Pursuing Happiness

Top: Boeta & Tina taking a moment at the finish
Bottom: Team Boeta tackling Suikerbossie

Top: Team Leigh cruising through Muizenberg
Bottom: Leigh celebrating a birthday at Chaeli Cottage


Pursuing Happiness

by Shelly Stedman

April 2022

Most people don’t know it but 20 March is International Day of Happiness. The day was established in June 2012 after the United Nations General Assembly adopted a resolution that made it a “fundamental human goal” to prioritise happiness as much as economic growth and opportunities.

International Day of Happiness aims to make people around the world realise the importance of happiness within their own lives.

There is even a World Happiness Report based on a survey completed by participating countries and ranks them according to their happiness based on six factors, namely GDP, life expectancy, generosity, social support, freedom, and corruption.

Now when I read this I thought about our own country, currently ranked 101 out of 146 participating countries in the World Happiness Report. There are plenty of factors about our country that may sadden most of us but then I thought that perhaps we need to identify what makes us happy in our own individual lives. After all happiness is something that we choose for ourselves isn’t it?

So the question is….what makes you happy? Is it being surrounded by family or friends? Spending time in nature? Playing your favourite sport? Or perhaps it’s reading a good book with a cup of tea?

Since learning about International Day of Happiness I have been looking at the world a little differently to see if I can identify what makes people happy and one of the moments that come to mind was supporting cyclists of all shapes, sizes, ages and nationalities in the Cape Town Cycle Tour, which took place on 13 March.

Yes, I may have been supporting at a relatively flat part of the route but there were smiles and whoops of joy from most of the cyclists who passed me. This event sees thousands of individuals participating every year and while there is definitely a small percentage of the field that competes; the majority is going out there to challenge themselves and to enjoy time out on the road doing something that they love.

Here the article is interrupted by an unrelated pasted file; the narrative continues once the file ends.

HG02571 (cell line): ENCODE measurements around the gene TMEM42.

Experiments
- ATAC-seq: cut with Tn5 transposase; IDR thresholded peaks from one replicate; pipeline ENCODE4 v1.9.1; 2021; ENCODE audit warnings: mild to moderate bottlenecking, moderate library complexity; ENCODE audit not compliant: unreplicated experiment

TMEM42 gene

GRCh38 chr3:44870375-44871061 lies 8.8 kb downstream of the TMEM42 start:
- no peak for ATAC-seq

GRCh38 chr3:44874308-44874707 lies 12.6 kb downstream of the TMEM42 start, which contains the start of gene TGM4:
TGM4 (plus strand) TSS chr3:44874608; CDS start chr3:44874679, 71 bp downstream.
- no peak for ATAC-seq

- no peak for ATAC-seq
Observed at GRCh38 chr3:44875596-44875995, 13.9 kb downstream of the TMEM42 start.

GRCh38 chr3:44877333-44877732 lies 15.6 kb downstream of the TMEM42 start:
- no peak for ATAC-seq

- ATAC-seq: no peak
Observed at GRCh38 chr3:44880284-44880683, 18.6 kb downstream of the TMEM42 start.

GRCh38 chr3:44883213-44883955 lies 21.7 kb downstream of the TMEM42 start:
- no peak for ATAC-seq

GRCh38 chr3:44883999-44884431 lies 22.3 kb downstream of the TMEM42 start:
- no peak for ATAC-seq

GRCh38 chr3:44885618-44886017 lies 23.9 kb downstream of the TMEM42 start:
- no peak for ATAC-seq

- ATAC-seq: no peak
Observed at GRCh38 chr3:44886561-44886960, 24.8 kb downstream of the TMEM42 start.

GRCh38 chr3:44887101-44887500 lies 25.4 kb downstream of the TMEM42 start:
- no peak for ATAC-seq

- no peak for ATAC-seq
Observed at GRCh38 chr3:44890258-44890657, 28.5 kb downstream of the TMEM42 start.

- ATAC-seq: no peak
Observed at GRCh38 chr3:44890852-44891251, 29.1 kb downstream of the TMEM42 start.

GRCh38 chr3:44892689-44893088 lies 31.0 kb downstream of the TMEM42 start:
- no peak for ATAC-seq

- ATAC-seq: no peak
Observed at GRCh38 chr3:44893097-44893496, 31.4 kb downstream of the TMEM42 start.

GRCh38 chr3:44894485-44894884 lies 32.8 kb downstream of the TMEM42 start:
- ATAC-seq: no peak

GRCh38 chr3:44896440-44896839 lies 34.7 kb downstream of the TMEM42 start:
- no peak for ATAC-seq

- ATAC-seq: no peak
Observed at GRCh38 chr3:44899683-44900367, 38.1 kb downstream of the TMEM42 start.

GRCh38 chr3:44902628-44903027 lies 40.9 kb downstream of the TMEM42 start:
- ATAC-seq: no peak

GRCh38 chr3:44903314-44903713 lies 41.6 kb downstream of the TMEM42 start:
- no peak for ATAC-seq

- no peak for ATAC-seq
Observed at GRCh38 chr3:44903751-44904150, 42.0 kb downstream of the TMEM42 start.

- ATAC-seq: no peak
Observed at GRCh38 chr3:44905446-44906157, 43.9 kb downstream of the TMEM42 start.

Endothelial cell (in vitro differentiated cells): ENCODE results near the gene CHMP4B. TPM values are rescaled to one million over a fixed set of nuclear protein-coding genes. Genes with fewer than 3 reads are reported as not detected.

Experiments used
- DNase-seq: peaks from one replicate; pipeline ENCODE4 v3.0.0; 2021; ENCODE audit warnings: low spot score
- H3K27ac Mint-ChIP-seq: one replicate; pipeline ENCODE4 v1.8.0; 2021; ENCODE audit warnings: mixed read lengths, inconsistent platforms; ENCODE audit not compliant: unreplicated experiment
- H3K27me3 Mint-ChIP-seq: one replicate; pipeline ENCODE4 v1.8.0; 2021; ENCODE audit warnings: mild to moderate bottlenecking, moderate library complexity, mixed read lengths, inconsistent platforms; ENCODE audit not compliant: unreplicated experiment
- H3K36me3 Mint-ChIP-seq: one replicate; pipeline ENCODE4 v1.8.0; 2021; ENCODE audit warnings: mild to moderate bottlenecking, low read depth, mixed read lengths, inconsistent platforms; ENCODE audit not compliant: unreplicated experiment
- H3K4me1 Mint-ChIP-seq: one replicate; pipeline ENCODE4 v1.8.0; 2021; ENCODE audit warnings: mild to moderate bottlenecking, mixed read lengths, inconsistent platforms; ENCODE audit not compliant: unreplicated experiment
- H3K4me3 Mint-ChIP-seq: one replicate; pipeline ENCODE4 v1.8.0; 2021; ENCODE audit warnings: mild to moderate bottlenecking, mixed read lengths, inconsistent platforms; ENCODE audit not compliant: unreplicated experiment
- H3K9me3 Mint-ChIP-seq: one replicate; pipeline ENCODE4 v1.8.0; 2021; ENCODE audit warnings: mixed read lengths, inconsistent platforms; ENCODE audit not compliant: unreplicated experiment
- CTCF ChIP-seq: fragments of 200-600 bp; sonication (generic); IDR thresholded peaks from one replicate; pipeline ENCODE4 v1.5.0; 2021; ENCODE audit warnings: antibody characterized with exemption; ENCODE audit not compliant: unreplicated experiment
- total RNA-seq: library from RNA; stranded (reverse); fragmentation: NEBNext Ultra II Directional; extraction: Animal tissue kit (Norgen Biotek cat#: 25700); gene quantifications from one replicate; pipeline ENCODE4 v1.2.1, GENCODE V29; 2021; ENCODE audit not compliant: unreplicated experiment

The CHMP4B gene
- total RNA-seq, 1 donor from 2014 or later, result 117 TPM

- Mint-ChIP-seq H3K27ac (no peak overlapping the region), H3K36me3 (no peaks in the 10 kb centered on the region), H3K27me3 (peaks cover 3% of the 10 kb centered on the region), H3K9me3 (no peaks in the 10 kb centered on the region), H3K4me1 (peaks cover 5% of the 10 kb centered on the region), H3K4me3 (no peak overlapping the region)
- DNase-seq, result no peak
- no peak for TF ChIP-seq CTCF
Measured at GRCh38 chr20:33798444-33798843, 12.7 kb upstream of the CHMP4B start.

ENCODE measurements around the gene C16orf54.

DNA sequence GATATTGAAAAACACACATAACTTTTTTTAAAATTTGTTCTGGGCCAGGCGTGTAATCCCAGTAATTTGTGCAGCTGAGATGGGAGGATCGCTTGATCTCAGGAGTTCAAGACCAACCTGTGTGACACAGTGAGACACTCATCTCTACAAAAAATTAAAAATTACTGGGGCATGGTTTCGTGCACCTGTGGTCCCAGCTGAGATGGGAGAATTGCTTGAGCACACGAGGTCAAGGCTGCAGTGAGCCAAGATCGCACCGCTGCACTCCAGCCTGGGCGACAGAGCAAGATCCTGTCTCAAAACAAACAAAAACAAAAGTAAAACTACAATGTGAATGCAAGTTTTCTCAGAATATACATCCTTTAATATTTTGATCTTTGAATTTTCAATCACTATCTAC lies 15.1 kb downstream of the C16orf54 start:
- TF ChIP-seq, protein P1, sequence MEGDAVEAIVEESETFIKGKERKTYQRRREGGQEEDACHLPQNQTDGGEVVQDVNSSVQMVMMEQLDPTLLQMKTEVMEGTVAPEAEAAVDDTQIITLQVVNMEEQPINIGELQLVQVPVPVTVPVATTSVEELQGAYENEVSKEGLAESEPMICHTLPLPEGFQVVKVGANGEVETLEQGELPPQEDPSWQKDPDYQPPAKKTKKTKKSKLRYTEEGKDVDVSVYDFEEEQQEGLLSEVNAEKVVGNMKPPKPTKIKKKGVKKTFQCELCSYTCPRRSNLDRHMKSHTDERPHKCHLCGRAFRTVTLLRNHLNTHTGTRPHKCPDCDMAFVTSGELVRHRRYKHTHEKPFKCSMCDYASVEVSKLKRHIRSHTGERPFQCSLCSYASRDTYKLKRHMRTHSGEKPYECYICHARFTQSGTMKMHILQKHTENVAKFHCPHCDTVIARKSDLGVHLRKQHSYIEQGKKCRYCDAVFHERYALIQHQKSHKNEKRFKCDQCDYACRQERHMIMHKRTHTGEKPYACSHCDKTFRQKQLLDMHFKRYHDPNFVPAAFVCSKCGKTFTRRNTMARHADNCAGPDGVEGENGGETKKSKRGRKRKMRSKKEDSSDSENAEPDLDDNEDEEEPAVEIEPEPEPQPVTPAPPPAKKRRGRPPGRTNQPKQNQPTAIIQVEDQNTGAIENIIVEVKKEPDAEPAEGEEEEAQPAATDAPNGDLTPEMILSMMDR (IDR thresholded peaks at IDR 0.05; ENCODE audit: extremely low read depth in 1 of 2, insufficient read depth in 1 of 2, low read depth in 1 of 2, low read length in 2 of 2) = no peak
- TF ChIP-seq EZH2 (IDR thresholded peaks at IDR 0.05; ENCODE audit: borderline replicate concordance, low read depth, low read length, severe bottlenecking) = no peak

This year The Chaeli Campaign had a small but incredible group of cyclists, including three buggy teams, take part in the Cycle Tour in Chaeli colours, and being able to cheer them on as they whizz past is a highlight every year.

Buggy teams were not always included in the event but after discussions with the team at Cape Town Cycle Tour we were granted permission to enter our first buggy teams in 2013. A buggy team is comprised of a pilot rider, a disabled buggy rider (someone who is unable to participate as a solo cyclist due to their disability) and a support rider.

Since 2013 we have entered fourteen buggy teams in the Cape Town Cycle Tour. Our buggy riders have differed in all ways from gender, age and disability but the one thing they have in common is the pure joy and happiness we see on their faces as they take part in the world’s largest, and possibly most beautifully scenic, individually-timed race.

We have seen children from Chaeli Cottage Preschool and Chaeli Sports & Recreation Club dancers participate as buggy riders. There have been some individuals who have approached the Cycle Tour with trepidation but once they get to know their Pilot and Support riders they are normally put at ease and then they can truly enjoy the experience. And on race day, let me tell you, they are treated like royalty.

I will never forget when Boeta, one of our buggy riders, was teamed up with an absolute machine of a partner, Tina. He was thrilled that he could have cups of Coca-Cola while waving to spectators and at one point when Tina turned around to check on him he had a giant foam finger on his hand that was given to him by someone cheering them on. The buggy team experience is not only special for the buggy rider but also for the pilot & support rider too. Tina recalled how she was ready to give up when they were climbing Suikerbossie and all of a sudden she heard Boeta say “Come on Tina, go, go, go! Use those legs.” Her legs may have been sore but her heart soared and got them over the finish line to claim their first medal as a Buggy Team.

Another one of our buggy riders was a former Chaeli Cottage Preschool graduate, Leigh. She participated with her father as pilot and her mother as support rider. Leigh is non-verbal however the sounds of joy & pure happiness we heard from her as she completed her first Cycle Tour is something we will never forget.

Our buggy riders have all faced challenges and limitations in their lives due to their disability however at The Chaeli Campaign we believe in inclusion and to be able to present the opportunity to be part of a race such as The Cycle Tour to these individuals has been nothing short of amazing.

Life gives us all sorts of experiences. Some good. Some not so good. We can never have total control over what happens to us but if we can approach life with gratitude and find meaning in all scenarios, we can thrive and be happy regardless.

So this is my challenge to you today…first, put on “Happy” by Pharrell Williams and ask yourself what truly makes you happy. Now ask yourself “How can I pursue it?”


The Chaeli Campaign Social Media Links
Instagram: @ChaeliCampaign
Twitter: @ChaeliCampaign
Facebook: The Chaeli Campaign
Chaeli Sports & Recreation Club Facebook: Chaeli Sports and Recreation Club

Pursuing Happiness
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